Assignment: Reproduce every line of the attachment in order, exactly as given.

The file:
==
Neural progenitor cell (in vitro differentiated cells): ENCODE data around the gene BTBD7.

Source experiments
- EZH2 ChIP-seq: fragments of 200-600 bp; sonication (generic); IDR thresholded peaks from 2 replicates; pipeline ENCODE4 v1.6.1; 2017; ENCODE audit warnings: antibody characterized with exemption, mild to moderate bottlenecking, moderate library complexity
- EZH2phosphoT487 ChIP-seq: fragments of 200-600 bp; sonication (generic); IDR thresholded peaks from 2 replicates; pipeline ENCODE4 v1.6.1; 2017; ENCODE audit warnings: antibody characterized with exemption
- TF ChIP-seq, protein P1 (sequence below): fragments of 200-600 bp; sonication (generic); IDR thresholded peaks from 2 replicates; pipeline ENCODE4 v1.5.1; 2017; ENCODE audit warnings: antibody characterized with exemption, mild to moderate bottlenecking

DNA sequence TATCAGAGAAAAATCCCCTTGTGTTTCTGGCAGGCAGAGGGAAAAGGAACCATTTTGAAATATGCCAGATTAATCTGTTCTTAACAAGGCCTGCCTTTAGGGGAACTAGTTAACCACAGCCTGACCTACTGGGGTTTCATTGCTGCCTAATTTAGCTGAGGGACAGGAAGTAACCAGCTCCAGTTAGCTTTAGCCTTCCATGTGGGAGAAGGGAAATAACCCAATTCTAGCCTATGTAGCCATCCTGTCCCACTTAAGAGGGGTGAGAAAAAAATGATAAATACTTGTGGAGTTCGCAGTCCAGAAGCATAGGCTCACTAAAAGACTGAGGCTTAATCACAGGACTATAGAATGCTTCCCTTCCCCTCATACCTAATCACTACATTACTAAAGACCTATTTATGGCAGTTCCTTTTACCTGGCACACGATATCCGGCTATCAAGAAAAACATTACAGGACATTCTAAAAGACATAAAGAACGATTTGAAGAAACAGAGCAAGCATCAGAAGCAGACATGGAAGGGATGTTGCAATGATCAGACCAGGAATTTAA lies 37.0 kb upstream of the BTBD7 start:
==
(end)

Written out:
Neural progenitor cell (in vitro differentiated cells): ENCODE data around the gene BTBD7.

Source experiments
- EZH2 ChIP-seq: fragments of 200-600 bp; sonication (generic); IDR thresholded peaks from 2 replicates; pipeline ENCODE4 v1.6.1; 2017; ENCODE audit warnings: antibody characterized with exemption, mild to moderate bottlenecking, moderate library complexity
- EZH2phosphoT487 ChIP-seq: fragments of 200-600 bp; sonication (generic); IDR thresholded peaks from 2 replicates; pipeline ENCODE4 v1.6.1; 2017; ENCODE audit warnings: antibody characterized with exemption
- TF ChIP-seq, protein P1 (sequence below): fragments of 200-600 bp; sonication (generic); IDR thresholded peaks from 2 replicates; pipeline ENCODE4 v1.5.1; 2017; ENCODE audit warnings: antibody characterized with exemption, mild to moderate bottlenecking

DNA sequence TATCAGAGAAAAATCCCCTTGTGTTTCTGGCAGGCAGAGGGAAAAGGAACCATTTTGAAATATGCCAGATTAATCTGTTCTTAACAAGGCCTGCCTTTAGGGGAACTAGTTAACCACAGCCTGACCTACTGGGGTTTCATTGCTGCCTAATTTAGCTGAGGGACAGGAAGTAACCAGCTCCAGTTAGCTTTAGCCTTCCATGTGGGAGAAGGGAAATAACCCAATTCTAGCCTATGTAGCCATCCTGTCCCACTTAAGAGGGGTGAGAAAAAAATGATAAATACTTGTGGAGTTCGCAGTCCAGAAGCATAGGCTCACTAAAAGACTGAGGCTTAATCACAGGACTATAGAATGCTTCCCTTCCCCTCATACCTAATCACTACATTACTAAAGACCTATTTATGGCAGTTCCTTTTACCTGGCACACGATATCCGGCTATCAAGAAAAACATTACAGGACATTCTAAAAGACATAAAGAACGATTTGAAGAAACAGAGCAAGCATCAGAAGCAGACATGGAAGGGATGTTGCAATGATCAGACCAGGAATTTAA lies 37.0 kb upstream of the BTBD7 start: